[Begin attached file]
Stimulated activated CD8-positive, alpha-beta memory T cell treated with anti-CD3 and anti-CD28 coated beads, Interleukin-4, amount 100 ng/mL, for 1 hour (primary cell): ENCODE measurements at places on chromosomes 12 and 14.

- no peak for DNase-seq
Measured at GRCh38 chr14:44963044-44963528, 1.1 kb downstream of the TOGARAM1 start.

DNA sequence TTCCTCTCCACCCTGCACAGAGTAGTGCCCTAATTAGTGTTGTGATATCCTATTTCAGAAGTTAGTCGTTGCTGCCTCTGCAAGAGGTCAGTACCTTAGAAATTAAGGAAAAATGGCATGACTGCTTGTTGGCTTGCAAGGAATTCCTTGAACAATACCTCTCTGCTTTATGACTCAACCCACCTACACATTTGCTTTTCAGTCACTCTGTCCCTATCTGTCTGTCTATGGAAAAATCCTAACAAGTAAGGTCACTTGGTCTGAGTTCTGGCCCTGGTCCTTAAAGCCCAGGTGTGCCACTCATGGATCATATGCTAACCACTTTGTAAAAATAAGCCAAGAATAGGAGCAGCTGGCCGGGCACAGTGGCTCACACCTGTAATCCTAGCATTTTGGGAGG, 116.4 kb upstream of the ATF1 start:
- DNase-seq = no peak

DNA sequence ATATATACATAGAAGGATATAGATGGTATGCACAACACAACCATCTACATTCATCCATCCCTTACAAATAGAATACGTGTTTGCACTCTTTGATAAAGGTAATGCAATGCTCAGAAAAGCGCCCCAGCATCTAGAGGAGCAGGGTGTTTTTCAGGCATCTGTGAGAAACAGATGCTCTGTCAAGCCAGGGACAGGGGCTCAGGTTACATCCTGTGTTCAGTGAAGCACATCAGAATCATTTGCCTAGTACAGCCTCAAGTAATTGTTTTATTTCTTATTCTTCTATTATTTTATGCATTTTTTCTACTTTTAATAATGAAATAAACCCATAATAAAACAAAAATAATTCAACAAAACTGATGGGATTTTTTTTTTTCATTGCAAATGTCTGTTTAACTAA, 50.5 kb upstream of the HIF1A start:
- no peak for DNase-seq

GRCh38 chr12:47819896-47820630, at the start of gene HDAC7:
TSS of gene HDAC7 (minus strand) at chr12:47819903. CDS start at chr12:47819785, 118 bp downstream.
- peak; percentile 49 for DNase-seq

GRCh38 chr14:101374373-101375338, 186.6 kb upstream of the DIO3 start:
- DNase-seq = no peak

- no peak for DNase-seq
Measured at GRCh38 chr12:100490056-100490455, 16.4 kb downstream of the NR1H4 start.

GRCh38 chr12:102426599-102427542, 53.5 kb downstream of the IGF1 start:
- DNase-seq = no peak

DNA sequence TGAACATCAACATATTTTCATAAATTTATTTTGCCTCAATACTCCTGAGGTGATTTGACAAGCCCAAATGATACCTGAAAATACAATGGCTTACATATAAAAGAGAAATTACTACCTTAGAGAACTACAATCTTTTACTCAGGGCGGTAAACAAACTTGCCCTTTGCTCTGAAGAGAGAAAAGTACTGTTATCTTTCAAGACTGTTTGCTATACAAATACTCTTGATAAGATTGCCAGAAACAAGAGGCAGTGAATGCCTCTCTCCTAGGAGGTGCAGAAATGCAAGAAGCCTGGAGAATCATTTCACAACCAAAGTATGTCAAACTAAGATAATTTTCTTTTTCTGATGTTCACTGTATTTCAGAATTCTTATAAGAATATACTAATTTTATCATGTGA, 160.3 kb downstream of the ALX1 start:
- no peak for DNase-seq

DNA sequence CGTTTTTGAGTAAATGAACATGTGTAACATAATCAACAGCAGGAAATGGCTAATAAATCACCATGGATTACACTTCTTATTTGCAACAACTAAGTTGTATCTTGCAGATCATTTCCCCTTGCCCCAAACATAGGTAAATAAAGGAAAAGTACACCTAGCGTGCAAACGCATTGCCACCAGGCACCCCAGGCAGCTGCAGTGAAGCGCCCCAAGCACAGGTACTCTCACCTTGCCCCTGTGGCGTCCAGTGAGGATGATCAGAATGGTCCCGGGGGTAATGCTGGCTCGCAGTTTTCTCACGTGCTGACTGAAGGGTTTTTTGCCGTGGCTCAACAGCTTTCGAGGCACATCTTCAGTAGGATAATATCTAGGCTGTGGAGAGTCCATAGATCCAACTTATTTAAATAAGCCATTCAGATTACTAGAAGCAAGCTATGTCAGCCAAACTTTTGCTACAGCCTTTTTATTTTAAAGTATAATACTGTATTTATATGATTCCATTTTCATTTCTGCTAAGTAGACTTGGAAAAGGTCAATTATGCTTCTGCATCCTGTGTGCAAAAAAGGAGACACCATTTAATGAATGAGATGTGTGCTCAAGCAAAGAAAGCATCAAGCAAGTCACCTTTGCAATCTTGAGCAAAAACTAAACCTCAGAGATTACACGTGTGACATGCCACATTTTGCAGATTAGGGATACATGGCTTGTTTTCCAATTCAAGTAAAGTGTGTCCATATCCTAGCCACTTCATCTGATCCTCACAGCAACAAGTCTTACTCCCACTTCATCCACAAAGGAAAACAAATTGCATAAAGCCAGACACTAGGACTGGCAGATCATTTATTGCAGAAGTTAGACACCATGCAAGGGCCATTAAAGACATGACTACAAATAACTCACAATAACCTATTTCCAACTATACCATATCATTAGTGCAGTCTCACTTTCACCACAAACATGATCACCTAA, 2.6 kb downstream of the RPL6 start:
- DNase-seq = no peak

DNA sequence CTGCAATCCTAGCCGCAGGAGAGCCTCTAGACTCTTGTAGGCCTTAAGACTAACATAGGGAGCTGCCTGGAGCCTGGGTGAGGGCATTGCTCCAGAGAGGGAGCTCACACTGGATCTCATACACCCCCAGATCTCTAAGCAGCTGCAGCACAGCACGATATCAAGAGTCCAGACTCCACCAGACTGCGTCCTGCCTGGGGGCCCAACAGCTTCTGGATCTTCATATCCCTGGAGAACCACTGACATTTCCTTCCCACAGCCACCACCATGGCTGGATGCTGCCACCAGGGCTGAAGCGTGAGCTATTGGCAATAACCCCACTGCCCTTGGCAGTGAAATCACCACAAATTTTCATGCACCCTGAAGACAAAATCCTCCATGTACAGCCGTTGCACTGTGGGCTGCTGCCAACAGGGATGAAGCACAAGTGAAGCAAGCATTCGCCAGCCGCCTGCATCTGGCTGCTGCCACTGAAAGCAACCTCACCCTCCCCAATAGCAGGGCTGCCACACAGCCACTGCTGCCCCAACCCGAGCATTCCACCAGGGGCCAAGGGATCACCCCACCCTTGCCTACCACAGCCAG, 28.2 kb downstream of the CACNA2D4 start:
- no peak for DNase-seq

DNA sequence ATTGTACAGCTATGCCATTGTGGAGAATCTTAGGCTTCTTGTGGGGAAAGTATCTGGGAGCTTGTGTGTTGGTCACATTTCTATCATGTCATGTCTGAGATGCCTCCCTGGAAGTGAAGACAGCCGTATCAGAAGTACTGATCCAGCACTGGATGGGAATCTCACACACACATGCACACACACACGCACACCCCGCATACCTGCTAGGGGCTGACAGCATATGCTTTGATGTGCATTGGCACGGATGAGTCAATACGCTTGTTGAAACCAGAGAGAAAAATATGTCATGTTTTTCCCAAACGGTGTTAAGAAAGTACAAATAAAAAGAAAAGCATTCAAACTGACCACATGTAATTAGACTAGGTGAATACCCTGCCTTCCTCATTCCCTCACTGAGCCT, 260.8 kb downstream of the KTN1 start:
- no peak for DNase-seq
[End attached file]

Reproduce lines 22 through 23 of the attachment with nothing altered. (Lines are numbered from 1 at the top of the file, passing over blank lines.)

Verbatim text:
- no peak for DNase-seq

DNA sequence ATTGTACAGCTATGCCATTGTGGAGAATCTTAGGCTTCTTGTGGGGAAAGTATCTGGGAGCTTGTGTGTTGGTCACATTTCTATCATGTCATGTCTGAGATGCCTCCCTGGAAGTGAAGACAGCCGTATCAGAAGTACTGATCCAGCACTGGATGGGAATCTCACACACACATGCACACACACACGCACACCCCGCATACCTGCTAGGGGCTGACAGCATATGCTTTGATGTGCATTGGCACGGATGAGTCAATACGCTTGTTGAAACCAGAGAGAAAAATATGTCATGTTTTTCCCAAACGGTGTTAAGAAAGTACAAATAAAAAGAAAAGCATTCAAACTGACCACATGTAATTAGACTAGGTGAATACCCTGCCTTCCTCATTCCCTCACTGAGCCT, 260.8 kb downstream of the KTN1 start: